LIFEHACKER.COM -- FillerItemFinder Helps You Secure Free Amazon Shipping - $2.34 short of the $25 needed for free shipping from Amazon? Tell this site and it'll help you find the cheapest items in the categories you select in order to put you over the top.


VINTAGESEATTLE.COM -- View of Seattle pre-I-5


SEATTLETRANSITBLOG.COM -- International Perspective: Transfer Stations - A good look (with video) of how to and how not to do modal transfer stations. Suggests we really ought to be thinking about this now for UW and Bellevue.


Funniest Verizon map commercial yet.


The future of lighting. None of you will watch this. It's mostly 4 minutes of scientists talking. But there is some cool visuals in it, like nanofibers wrapped around human hairs and nanotubes bursting and energy streaming out of them. Basically, this is about a future lighting technology, or more accurately a reflection and refraction technique that gets energy savings fo a CFL without the mercury and without the glass. The article I read suggests it could be commercialized within 3-5 years. So if you do watch it and then one day these lights do come to pass, you can hear the phrase "Nice story, grandpa." when you talk about the four minute video you watched way back in 2010.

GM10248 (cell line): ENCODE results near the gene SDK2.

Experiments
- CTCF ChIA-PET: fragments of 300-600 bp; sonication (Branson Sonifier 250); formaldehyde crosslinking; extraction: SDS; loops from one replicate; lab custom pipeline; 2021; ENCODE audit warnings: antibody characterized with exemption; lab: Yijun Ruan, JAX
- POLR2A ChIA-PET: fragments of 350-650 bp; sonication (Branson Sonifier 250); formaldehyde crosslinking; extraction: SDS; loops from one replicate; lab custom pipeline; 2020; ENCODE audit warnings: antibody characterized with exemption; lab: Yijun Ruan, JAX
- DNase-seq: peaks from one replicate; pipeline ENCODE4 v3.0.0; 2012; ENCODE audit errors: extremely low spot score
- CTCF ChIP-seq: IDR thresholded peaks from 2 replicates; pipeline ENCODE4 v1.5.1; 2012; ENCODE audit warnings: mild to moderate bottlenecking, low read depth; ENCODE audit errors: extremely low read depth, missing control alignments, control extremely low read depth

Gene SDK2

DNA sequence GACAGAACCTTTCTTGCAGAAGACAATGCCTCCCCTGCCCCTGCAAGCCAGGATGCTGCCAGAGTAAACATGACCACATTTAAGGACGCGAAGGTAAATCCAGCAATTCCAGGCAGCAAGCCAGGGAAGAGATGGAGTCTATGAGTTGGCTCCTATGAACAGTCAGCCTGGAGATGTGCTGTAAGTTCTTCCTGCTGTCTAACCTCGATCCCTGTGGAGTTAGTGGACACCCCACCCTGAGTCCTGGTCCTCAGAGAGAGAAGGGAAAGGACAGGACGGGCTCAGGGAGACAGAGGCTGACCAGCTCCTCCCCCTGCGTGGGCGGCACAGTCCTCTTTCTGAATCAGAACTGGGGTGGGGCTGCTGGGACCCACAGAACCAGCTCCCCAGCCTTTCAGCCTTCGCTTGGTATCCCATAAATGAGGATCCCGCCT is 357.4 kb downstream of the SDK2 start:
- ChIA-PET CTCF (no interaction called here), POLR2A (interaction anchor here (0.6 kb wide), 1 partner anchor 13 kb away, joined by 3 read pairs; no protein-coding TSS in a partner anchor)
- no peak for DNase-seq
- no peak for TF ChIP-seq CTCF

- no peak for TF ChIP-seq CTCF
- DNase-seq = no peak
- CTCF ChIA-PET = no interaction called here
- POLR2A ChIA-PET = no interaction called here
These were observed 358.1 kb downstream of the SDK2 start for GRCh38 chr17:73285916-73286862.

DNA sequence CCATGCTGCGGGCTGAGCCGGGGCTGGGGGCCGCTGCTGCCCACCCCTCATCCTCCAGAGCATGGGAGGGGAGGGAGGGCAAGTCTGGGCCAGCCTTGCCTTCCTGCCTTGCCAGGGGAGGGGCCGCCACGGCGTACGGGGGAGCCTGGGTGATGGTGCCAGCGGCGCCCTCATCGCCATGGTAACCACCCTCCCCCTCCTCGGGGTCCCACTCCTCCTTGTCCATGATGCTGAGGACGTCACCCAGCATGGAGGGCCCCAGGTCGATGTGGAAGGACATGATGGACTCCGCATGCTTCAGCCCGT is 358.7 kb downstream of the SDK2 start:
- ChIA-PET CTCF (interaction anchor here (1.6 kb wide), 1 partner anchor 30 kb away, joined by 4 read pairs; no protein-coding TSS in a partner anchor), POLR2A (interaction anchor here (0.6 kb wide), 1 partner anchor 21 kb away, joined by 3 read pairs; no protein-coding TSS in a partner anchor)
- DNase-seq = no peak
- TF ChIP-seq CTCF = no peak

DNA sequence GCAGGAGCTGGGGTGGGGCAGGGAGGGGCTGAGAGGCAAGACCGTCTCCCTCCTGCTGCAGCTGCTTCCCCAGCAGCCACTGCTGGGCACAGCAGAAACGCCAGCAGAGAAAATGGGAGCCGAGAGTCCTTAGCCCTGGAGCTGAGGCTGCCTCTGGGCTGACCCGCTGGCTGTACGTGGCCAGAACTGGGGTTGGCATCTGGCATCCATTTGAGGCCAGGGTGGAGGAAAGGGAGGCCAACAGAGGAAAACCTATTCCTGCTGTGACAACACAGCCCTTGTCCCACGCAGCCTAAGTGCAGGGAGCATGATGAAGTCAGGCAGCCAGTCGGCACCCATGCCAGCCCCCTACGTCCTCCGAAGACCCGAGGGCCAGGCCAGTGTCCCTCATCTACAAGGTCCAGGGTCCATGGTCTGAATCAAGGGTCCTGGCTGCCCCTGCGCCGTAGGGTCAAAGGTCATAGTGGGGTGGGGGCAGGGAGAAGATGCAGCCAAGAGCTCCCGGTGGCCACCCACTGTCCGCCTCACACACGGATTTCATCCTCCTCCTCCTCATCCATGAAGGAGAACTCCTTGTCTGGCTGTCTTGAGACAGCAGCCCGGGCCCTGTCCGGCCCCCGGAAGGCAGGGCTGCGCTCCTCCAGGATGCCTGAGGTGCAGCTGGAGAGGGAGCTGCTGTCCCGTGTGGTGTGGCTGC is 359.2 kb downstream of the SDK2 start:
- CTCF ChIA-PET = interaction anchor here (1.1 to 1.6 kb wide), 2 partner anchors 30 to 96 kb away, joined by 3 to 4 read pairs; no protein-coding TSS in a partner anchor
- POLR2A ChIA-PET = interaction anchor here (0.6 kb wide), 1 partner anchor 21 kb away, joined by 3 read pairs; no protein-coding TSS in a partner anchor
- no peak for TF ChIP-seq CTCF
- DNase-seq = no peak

Google Liquid Galaxy Display. Frames are too wide.

Wednesday, February 17, 2010

Inc. Magazine, February 2010

I subscribe to a lot of magazines... Reader's Digest, Inc., Fast Company, Consumer Reports. Lori tosses me the old Entertainment Weeklys when she's done so I can skim them (mostly for book suggestions and insider industry news). I really ought to also be reading Parents magazine. So, I have a giant stack next to my bed of unread magazines. Maybe when the kids are in college I'll be able to really attack the stack. Unless it falls over first and kills me. Actually, it's not that bad. But it is still a constant reminder to me of stuff to do.